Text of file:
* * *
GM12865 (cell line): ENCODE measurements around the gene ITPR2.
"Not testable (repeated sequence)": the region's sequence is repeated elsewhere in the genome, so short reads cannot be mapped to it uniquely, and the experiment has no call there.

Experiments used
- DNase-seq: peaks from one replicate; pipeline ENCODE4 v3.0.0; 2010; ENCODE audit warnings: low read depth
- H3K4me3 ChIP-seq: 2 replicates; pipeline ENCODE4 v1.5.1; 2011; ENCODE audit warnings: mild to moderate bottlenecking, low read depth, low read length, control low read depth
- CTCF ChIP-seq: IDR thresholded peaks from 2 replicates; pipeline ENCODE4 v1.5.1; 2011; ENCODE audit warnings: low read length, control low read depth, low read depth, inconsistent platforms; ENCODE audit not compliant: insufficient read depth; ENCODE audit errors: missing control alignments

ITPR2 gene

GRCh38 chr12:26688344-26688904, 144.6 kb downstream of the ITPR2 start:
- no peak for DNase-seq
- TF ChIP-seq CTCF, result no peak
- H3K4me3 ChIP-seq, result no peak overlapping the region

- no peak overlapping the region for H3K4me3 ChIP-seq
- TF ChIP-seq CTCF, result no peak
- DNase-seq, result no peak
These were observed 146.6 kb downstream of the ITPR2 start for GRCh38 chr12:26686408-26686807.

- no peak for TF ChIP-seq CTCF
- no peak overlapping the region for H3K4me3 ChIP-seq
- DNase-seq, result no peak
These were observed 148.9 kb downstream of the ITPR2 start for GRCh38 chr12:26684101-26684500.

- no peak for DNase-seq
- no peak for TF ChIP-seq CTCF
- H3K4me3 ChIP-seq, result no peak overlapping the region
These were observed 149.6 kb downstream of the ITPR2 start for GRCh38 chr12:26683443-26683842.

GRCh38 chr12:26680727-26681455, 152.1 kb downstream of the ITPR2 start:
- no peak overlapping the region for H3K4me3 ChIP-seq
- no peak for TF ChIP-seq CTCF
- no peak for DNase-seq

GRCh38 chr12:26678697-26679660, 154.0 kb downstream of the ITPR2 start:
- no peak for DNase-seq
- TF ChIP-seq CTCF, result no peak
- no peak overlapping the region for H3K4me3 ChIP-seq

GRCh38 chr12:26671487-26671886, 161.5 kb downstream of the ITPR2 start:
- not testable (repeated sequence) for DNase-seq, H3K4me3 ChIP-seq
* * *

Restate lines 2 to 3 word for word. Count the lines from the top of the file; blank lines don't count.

"Not testable (repeated sequence)": the region's sequence is repeated elsewhere in the genome, so short reads cannot be mapped to it uniquely, and the experiment has no call there.

Experiments used